Our respect and appreciation for the safety professional knows no bounds here at HSI, but we understand that isn’t the case in every company. Those at the helm of an organization’s safety program are often the unsung hero of their company, and that can make it tough when it’s time to fight for budget resources or even just to win support from upper management in creating a company-wide safety culture.
On the Workplace Communicator Blog at Digicast Productions, they offer a list of 10 skills safety pros can cultivate to help them be heard and get that all-important “safety first” message out:
- Commercial knowledge – Understand your company and your product so you become the expert on how safety truly impacts everything and is everyone’s responsibility.
- People skills – Understand your workers, listen to them (even the ones on the night shift when perhaps you normally aren’t there), have a visible presence.
- Written communication skills – Pitching your safety plan takes a little marketing finesse. Sometimes you have to sell your ideas up the ladder, so make those ideas clear and appealing.
- Safety conversation skills – Safety conversations can be among the toughest employees have to initiate in the workplace. They need to feel like they can open up to you. And it works both ways; “You need to know a variety of approaches to talk to people about improving their safety habits.”
- Ask, don’t tell – “If you want to build rapport and get the real answer from people, ask questions and hold back from answering. A real leader shows interest in people and asks questions. This means if someone omitted a key safety step you'd ask them about why they did, how they could have done it better, rather than just telling them what to do.”
- Encourage safety accountability – Describe an unsafe scenario to your workers in your next safety meeting and ask them to come up with the solution. Don’t always be “the answer person.”
- Run a high-performance safety meeting – This one is all about “getting everyone to come up with safety solutions, having open safety discussions and ensuring action is taken.”
- Share information – “Companies that are great at safety have supervisors and safety staff that freely share safety information. For example, this means if they saw an article in the paper about a safety accident that involved the same equipment at their premises they would use that as an opportunity to discuss risks. It means passing on information from production.” (Your HSI blog is a great resource for safety best practices! Plus we offer CPR and first aid skills posters you can use in your break rooms and other public workplace areas for a quick visual refresher in an emergency - call 800.447.3177 to order yours.)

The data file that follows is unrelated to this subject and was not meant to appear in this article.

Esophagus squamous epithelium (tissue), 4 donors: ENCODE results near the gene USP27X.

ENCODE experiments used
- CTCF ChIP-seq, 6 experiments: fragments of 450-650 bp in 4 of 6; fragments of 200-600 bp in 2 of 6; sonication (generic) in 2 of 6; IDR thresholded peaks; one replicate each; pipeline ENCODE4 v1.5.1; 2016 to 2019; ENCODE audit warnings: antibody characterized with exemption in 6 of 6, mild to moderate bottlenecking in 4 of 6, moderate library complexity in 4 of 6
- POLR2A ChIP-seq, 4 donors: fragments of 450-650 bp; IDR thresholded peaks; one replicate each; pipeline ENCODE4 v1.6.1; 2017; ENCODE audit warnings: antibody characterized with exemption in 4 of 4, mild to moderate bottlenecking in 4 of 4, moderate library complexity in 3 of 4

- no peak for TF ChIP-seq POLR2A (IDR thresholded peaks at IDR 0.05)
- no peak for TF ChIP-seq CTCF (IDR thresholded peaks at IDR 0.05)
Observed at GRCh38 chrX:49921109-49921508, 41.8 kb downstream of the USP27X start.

- Removing gender bias – Everyone in the company must feel able to come forward about issues that impact their own safety.
- Be able to work with senior management – “Being able to get senior staff to support a new safety initiative is integral.” Truer words have never been spoken. Buy-in and culture come from the top down, so win your allies to your cause.
If you need to hone some of the skills mentioned in today’s post, Summit Training Source offers a course designed to help supervisors bring successful safety culture to their workplaces:
Leadership Skills for Safety – Supervisor Safety
An effective behavior-based training program, Leadership Skills for Safety provides ways for supervisors to encourage positive worker attitudes toward safety. The course demonstrates:
- Safety-oriented behavior techniques
- Hazard recognition
- Accident investigation
- Job safety analysis
- Systematic approaches for correcting unsafe acts and conditions
- Interpersonal communication skills
- Positive reinforcement follow-up theory
Successful safety pros: what have you tried at your organization that helped you put safety first? What skills do you find invaluable for anyone responsible for a company’s safety program? Share your good ideas with our blog readers in the comment fields below.Share your ideas